Bring your own disappointment: Cobb BYOD network frustrates students


Kat Shambaugh, Photo Editor, Copy Editor

Following a push to promote the “Bring Your Own Device” (BYOD) mindset in 2010, Cobb County provides a specific wireless local area network (WLAN) for devices students bring to school. Open to any student or faculty without a password, the network strives to promote technology in education, but becomes bogged down in a complete lack of functionality, garnering anger and disappointment while simultaneously sending the signal that Cobb County does not care for the success of students or the integration of technology into the school system.

Due to the Cobb BYOD security restraints, the use of Google or any of the company’s products tends to lead to ruin. The Wi-Fi runs the gamut from working with Google on occasion to not loading any Google service at all. As a student who brings a MacBook Pro to school everyday and depends greatly on Google Drive to help The Chant function, I can no longer bear the isolation from Google at school.

Last year, after months of angry rants and disappointment, I temporarily fixed the problem by manually allowing my computer to trust the Google certificate as well as the Cobb County School District (CCSDBYOD) certificate. Google failed to work sometimes, but I found a way to function the majority of the time.

Over the summer, though, the county must have updated security and my old “hack” no longer works. As an alternative, the Cobb BYOD website offers a security certificate for download, but only as a fix for users of Office 365, Microsoft’s poor excuse for a drive.

When I arrive at school, my computer becomes dead weight. Attempting to access Google Mail or Drive becomes a worthless game and the network relegated me to using an off-brand search engine like Bing instead. Beyond the pairing with Google, the Wi-Fi remains slow and spotty at its best.

Allowing devices in classrooms provides three major benefits: technological integration, personalized lessons, and the ability to spend funding for devices on students who do not already own them.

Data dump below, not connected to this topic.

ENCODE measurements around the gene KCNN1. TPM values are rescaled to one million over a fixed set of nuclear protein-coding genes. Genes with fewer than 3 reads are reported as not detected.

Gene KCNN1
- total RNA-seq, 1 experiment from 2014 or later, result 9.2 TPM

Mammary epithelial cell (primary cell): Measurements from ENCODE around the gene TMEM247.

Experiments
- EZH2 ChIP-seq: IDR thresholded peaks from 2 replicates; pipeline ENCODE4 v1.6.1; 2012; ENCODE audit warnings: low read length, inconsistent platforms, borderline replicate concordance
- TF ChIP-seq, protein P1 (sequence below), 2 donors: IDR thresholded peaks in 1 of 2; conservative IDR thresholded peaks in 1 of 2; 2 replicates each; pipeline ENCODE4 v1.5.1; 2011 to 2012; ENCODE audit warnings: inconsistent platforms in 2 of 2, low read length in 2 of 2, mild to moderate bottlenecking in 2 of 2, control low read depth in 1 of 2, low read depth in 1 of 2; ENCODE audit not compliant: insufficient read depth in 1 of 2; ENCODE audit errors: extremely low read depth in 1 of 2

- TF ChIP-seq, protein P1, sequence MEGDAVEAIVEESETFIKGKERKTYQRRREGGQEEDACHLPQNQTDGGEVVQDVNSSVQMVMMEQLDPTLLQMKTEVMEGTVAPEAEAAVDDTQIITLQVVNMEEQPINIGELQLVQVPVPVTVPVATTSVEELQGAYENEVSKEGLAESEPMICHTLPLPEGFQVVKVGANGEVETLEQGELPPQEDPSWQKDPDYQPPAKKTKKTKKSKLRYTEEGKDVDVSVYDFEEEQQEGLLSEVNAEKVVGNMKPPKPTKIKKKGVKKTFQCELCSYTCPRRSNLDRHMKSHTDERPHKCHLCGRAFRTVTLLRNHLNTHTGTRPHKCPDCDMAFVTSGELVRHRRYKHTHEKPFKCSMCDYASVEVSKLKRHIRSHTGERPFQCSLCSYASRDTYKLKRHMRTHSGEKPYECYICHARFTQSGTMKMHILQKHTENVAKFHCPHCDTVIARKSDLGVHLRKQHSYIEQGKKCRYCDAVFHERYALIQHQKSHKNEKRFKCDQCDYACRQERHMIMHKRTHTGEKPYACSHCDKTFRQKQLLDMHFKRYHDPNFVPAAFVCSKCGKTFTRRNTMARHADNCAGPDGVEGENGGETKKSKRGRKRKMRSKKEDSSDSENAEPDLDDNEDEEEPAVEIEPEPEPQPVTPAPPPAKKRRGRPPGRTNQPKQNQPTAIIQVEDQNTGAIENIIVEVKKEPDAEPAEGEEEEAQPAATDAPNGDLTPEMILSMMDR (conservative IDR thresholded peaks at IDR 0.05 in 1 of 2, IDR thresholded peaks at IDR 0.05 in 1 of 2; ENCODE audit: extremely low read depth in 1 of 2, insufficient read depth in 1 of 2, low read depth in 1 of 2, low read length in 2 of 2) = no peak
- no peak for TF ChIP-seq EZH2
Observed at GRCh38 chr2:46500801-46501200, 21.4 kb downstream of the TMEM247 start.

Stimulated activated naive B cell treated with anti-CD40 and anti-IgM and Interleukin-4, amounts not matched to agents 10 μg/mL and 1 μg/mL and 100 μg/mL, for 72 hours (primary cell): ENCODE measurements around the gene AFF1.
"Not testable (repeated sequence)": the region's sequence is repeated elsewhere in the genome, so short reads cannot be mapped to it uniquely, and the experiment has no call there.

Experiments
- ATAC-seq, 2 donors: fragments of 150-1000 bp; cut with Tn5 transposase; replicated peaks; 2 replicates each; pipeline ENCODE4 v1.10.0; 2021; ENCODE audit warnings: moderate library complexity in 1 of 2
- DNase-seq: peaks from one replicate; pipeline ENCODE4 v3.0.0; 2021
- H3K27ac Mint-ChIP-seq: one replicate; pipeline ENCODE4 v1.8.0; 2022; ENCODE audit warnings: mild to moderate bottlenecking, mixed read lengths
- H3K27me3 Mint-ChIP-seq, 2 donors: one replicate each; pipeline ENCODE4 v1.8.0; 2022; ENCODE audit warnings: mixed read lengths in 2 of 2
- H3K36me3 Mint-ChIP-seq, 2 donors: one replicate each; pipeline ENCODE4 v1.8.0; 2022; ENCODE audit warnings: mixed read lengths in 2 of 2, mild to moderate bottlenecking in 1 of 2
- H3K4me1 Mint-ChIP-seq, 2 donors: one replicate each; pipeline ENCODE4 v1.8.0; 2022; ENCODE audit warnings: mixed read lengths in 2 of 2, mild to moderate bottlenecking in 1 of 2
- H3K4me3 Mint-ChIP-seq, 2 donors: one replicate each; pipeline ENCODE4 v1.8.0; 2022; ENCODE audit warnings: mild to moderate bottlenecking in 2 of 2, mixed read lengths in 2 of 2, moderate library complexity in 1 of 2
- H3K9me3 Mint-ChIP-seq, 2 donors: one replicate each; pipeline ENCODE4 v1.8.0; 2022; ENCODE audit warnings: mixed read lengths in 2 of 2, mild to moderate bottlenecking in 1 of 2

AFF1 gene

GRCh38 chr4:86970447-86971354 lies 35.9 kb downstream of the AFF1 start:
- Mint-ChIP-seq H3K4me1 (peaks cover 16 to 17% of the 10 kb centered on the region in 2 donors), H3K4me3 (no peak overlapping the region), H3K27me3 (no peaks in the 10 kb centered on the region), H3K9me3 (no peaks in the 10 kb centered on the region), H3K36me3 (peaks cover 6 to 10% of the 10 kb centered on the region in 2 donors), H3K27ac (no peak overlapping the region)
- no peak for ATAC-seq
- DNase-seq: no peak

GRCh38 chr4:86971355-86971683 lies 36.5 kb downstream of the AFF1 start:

The mixture of technology and the traditional classroom allows for interactive ways of learning, including online quizzes like Kahoot!, seminars and experiments like Carleton College’s Direct Measurement Videos, interactive presentations like Prezi, physical fitness motivators like GoNoodle, and more to come in the future. Schools have no reason to cut students off from the technology developing in society when it can function as another way to enrich learning.

Furthermore, students at different levels require different teaching practices, a tactic called differentiation. The state of Georgia claims to emphasize differentiation — it rears its head in the Teacher Keys Effectiveness System, the state’s evaluation system for teachers, and most especially in the Georgia gifted program — but overlooks technology as a key way to differentiate. From online classes to the seminars mentioned above, technology allows students to move at their own pace, whether getting extra knowledge or reinforcing old information.

Lastly, Cobb County derives its main technological funding from the Special Purpose Local Option Sales Tax (SPLOST). If students who own devices bring them to school to assist in learning, then the county can diverge the funds to buy better technology for students who require it.

Additionally, students who wish to use a device at school to enrich the experience (and of course comply with teachers’ rules) run into so many roadblocks with the wireless network that they end up relying on their own data. Functioning on my computer usually requires me to set up a personal hotspot from my phone, utilizing more of my data that I would like. Students who receive only limited data per month should not spend more to learn at school.

Still, the school does not require that students bring a device. The implementation of devices remains the teacher’s choice and many continue to ban cell phones in classes. In addition, students without devices may use school computers when required, but the computers run slowly, do not stay charged, or do not function. Students must either depend on a computer that malfunctions or a device that cannot connect to an internet, and productivity falls.

Technology should enrich the school system and answer questions the traditional classroom cannot. The BYOD network currently fails at this goal, providing terrible service and holding students back from true educational potential.

The county will announce a new wireless service called COSIGNO in October, and students and teachers alike can only hope the new network will not mirror the thinly-veiled scam.